The following day Ricky and Myla got up to go to work and I spent the day pottering around, going for walks and exploring more of Karama in the blistering sun. Walking around I was the only white girl in sight, and I got a lot of friendly, curious stares from passers by. A taxi driver even crossed a busy four lane street and followed me down a hill to offer a cab. When he saw how freaked out I was he backed away while trying to shake my hand and apologise – it must have been a funny sight! For lunch I had a beautiful chicken and spinach kaati roll, which is kind of like a filled chapati that is then grilled, with a fresh peach milkshake. Again, the flavours were out of this world, and I ate it while lamenting the fact that Inverness doesn’t offer such varied, delicious food. I’d arranged to meet with two UK friends that evening at the Marina Yacht Club on the other side of Dubai, an area which is known to house most of the expats. After struggling with picking through my clothes to find something modest to wear (settled on a knee length dress, vest to hide my chest and a long shawl) I got the metro at twilight, which was surprisingly busy with workers and shoppers. After half an hour of getting lost (I came out of the wrong exit and totally lost my perception, I thought I was facing the sea meanwhile I was facing the dessert, a thoroughly confusing ordeal), I met up with Vicki and Paula at the club who had wine waiting. The bar was on a terrace overlooking the Marina, and it was absolutely beautiful seeing all the boats lights twinkling, and the reflections of the surrounding skyscrapers on the still water. It was an absolutely stunning backdrop to while away the evening with drinks and dinner. Interestingly, the most substandard meal of my trip was also the most expensive – three times more than the prices in Karama. I had fried squid and dim sum, both were *ok* but so bland compared to the culinary delights I’d previously experienced. After a long watch up and gossip about men, work and holidays I left Paula and Vicki and got the metro back to Karama feeling happy and sunkissed from the day out in the sun.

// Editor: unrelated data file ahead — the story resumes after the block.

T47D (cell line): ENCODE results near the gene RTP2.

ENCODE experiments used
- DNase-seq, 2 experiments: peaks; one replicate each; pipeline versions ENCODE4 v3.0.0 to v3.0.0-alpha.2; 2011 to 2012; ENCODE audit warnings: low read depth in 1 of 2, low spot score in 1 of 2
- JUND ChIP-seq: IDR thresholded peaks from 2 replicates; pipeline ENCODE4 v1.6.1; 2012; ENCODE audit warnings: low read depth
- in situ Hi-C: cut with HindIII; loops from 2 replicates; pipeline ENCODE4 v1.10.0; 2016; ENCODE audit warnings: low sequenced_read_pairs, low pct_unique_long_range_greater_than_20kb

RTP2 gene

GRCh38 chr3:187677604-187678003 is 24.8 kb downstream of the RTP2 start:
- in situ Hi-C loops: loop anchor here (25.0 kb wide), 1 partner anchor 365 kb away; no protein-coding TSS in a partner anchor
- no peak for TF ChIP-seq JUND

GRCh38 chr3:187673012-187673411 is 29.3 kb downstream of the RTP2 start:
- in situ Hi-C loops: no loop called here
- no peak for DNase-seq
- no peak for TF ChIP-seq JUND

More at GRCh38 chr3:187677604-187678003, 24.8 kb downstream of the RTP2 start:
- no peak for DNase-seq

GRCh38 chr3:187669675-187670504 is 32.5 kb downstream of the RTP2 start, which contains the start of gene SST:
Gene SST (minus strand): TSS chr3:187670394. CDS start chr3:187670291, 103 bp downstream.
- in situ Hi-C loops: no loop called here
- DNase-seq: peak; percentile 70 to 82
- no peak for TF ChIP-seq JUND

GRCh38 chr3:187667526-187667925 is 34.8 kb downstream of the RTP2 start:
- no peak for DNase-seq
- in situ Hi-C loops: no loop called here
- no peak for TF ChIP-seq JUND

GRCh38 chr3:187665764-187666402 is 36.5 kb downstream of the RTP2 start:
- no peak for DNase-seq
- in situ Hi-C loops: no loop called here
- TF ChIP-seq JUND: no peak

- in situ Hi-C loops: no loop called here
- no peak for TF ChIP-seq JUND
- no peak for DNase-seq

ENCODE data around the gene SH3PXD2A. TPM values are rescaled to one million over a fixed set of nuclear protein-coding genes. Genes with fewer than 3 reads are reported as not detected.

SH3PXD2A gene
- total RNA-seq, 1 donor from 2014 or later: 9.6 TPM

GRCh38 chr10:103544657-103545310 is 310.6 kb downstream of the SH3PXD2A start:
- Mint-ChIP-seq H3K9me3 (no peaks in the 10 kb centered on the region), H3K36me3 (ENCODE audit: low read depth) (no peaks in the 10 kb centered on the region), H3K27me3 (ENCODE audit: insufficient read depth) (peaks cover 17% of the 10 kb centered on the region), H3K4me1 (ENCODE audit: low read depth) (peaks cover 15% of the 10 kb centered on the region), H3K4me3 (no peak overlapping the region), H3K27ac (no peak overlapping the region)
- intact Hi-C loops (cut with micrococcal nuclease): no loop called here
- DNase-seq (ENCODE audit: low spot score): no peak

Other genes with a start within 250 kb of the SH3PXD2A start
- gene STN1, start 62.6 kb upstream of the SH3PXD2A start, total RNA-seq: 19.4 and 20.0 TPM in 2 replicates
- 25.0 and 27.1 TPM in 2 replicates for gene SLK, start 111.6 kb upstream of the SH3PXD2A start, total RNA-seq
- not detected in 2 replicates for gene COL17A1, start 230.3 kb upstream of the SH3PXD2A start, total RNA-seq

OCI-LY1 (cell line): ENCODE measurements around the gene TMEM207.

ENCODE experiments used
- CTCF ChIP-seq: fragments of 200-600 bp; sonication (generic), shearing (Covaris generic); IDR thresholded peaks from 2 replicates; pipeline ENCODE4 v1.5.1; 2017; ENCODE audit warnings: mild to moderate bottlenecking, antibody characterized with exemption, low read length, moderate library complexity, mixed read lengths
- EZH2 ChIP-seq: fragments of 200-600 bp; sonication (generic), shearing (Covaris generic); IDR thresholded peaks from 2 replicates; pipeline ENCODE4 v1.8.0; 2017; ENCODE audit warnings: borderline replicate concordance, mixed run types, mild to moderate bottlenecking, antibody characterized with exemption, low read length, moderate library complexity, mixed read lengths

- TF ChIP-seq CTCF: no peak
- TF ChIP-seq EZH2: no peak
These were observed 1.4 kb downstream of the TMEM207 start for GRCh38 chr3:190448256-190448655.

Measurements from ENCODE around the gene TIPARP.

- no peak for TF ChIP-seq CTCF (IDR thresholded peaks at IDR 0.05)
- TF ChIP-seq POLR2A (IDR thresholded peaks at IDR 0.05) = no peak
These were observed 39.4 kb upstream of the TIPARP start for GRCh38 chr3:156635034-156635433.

On my final day in Dubai I wanted to spend it relaxing, after all it was the last day of my holiday. After waking up fairly early I walked to the closest mall in the refreshingly cool morning air and had an extended breakfast at Paul, France’s most famous Boulangerie which now has chains dotted around Dubai. Since it was sadly way too early to indulge with a tart au citron I settled for an iced latte, toast and a pain au chocolat. The iced latte was out of this world, so incredibly refreshing and chilled, and the breakfast filling which spanned over two hours since I had dedicated that morning to updating Mr Journal. After breakfast I strolled around the mall and visited the local supermarket, Spinneys. Considering that Dubai has a high concentration of American, British, Australian and South African expats among others, you can imagine what a melting pot of variety is on offer in the supermakets. They stock the best items from every country: Tim Tams from Australia, Black Cat Peanut Butter from South Africa, Lucky Charms from the USA and a raft of M&S and Waitrose products from the UK. I was particularly impressed with the South African Selection – there was rooibos tea, Milo, chocolate logs, OMO washing powder and Ceres fruit juices amongst others, and the best surprise was how reasonable the prices were. The fruit and vegetable selection was mind boggling as well with all its exotic hard to pronounce produce. After buying some loose leaf rooibos I headed to a Korean restaurant under Ricky’s advice and had some fried chicken, with a fruit falooda from the Indian juice bar next door. I reckon you could eat out for every lunch and dinner for a week in Dubai and not even touch the sides of what variety of food there is to offer, it’s so exciting. The rest of the afternoon was spent packing up and chilling with Dobby, and when Ricky came home from work at 6 we took him on a walk through Karama and I actually had to take a shawl with me since it was windy and dare I say it a little chilly (I later found out it was 19 degrees, talk about acclimatising fast)